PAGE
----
Make your git commits lucky!
With this simple tool, you can change the start of your git commit hashes to whatever you want.
$ git log 1f6383a Some commit $ lucky_commit $ git log 0000000 Some commit
As a demonstration, see the latest commit in this repository.
lucky-commit amends your commit messages by adding a few characters of various types of whitespace, and keeps trying new messages until it finds a good hash. By default, it will look for a commit hash starting with "0000000".
To find a hash starting with something other than "0000000", pass the desired prefix as a command-line argument:
$ lucky_commit 1010101 $ git log 1010101 Some commit
The command-line argument can also contain
_ placeholders (e.g.
lucky_commit 00_111), indicating that the hash is allowed to have any hex character in the given slot.
- Make sure you have
cargoinstalled. Installation instructions can be found here.
cargo install lucky_commit --locked
Depending on your
cargo setup, this will usually add the binary to your
$PATH. You can then use it by running
Alternatively, you can build from source:
$ git clone https://github.com/not-an-aardvark/lucky-commit $ cd lucky-commit/ $ cargo build --release
This will create the
lucky_commit binary (
lucky_commit.exe on Windows) in the
target/release directory. You can move this to wherever you want, or set up an alias for it.
Troubleshooting linker errors
lucky-commit links with your system's OpenCL headers and runs on a GPU. This makes it significantly faster.
However, if you encounter a linker error along the lines of
/usr/bin/ld: cannot find -lOpenCL, there are a few workarounds:
lucky-commitwithout OpenCL by adding the flag
--no-default-featuresto your install or build command (i.e.
cargo install lucky_commit --locked --no-default-featuresor
cargo build --release --no-default-features). This will make
lucky-commitfall back to a multithreaded CPU implementation. The CPU implementation is about 20x slower on my laptop, but depending on what you're planning to use the tool for, there's a good chance it's fast enough anyway.
This is the recommended approach if you just want a stable build, and you don't need the extra performance from GPUs.
You can try installing the OpenCL libraries for your system. The instructions for this will vary by OS (see e.g. here). Note that this will only be useful if your machine has a GPU.
You can try installing an older version of the library written in a different language (see the branches for Node.js, C, and pure Rust without OpenCL). Note that these older versions are drastically slower than the current version, and are also unmaintained.
$ pacman -S lucky-commit
lucky-commit can be installed from dev-kit:
$ emerge dev-util/lucky-commit
lucky-commit's performance is determined by how powerful your computer is, whether you GPG-sign your commits, and whether you use experimental git features.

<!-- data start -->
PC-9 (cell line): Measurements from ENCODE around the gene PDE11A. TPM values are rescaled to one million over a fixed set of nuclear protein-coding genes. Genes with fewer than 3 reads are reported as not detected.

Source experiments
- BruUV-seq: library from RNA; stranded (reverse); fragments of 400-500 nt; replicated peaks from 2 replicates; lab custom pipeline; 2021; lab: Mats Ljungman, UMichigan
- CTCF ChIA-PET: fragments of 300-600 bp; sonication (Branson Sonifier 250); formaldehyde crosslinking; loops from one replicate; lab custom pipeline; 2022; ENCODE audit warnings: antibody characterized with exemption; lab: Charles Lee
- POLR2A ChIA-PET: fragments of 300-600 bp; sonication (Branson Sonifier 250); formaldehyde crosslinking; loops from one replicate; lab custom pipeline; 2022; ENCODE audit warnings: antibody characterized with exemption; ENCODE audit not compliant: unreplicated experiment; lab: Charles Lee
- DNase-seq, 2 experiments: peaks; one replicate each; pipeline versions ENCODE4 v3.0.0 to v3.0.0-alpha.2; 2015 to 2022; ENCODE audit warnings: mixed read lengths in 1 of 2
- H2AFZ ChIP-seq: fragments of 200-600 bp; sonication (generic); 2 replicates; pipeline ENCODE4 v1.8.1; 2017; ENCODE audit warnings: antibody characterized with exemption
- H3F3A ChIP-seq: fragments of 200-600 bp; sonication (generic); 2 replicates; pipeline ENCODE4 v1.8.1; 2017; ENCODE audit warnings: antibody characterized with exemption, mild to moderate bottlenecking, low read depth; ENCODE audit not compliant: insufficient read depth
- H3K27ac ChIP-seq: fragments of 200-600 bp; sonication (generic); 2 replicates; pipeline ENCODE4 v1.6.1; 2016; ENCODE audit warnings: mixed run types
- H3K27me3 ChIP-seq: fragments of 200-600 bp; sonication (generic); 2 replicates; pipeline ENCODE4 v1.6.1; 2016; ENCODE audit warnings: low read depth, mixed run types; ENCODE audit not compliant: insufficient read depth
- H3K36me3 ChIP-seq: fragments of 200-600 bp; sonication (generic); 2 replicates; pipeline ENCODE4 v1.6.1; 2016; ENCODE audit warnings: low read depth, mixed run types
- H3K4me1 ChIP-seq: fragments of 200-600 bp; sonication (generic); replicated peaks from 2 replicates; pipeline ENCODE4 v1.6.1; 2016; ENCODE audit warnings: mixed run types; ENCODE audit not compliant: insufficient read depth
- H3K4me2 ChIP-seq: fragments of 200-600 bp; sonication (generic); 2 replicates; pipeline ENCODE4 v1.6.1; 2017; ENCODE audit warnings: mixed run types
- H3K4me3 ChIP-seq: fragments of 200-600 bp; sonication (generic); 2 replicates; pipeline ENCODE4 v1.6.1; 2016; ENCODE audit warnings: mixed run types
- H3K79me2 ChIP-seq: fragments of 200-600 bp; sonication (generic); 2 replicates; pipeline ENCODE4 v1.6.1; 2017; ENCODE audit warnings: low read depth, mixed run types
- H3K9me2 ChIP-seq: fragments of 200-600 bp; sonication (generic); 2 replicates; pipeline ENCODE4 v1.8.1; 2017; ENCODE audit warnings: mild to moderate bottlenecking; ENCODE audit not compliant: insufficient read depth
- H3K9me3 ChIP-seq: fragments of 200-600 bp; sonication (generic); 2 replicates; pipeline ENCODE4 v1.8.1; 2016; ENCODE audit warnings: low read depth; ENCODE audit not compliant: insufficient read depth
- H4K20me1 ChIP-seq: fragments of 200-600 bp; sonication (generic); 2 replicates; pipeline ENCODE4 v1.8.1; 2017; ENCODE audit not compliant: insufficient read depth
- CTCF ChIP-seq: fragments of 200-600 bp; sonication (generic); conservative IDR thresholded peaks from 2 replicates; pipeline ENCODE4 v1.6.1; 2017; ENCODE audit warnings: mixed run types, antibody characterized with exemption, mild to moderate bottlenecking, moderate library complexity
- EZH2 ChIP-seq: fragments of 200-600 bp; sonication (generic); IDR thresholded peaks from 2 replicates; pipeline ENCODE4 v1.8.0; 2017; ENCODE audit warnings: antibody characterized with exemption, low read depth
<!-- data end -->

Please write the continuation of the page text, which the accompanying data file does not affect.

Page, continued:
lucky-commit's main bottleneck is SHA1 throughput. The default hash prefix of
0000000 has length 7, so on average,
lucky-commit needs to compute 167 SHA1 hashes.
For non-GPG-signed commits,
lucky-commit adds its whitespace to a 64-byte-aligned block at the very end of the commit message. Since everything that precedes the whitespace is constant for any particular commit, this allows
lucky-commit to cache the SHA1 buffer state and only hash a single 64-byte block on each attempt. For an average-sized commit, this speeds up the search by a factor of ~5 over the naive approach of hashing the entire commit on each attempt.
Hash searching is extremely parallelizable, and
lucky-commit takes advantage of this by running on a GPU. When no GPU is available, it falls back to a multithreaded CPU implementation.
The GPU on my 2021 MacBook Pro can compute about 1.5 billion single-block hashes per second. As a result, the theoretical average time to find a
0000000 commit hash on my laptop is (167 hashes) / (1500000000 hashes/s) = 0.18 seconds. You can estimate the average time for your computer by running
time lucky_commit --benchmark.
Outside of hashing, the tool also has to do a constant amount of I/O (e.g. spawning
git a few times), resulting in an observed average time on my laptop of about 0.24 seconds.
For GPG-signed commits, the commit message is part of the signed payload, so
lucky-commit can't edit the commit message without making the signature invalid. Instead, it adds its whitespace to the end of the signature itself. Since the signature precedes the commit message in git's commit encoding, this requires
lucky-commit to do more work on each attempt (it can't cache the SHA1 buffer state as effectively, and it needs to rehash the commit message every time). As a result, the performance for GPG-signed commits depends on the length of the commit message. This multiplies the average search time by roughly
1 + ceiling(commit message length / 64 bytes).
lucky-commit also supports git repositories using the experimental sha256 object format. If
lucky-commit detects that it's being run in a repository with sha256 objects, it will automatically customize the sha256 shorthash of the commit at
HEAD, rather than the sha1 shorthash. The hash rate for sha256 is a bit slower than the hash rate for sha1.
If you're wondering whether your repository uses sha256, then it probably doesn't. At the time of writing, this is a highly experimental feature and is very rarely used.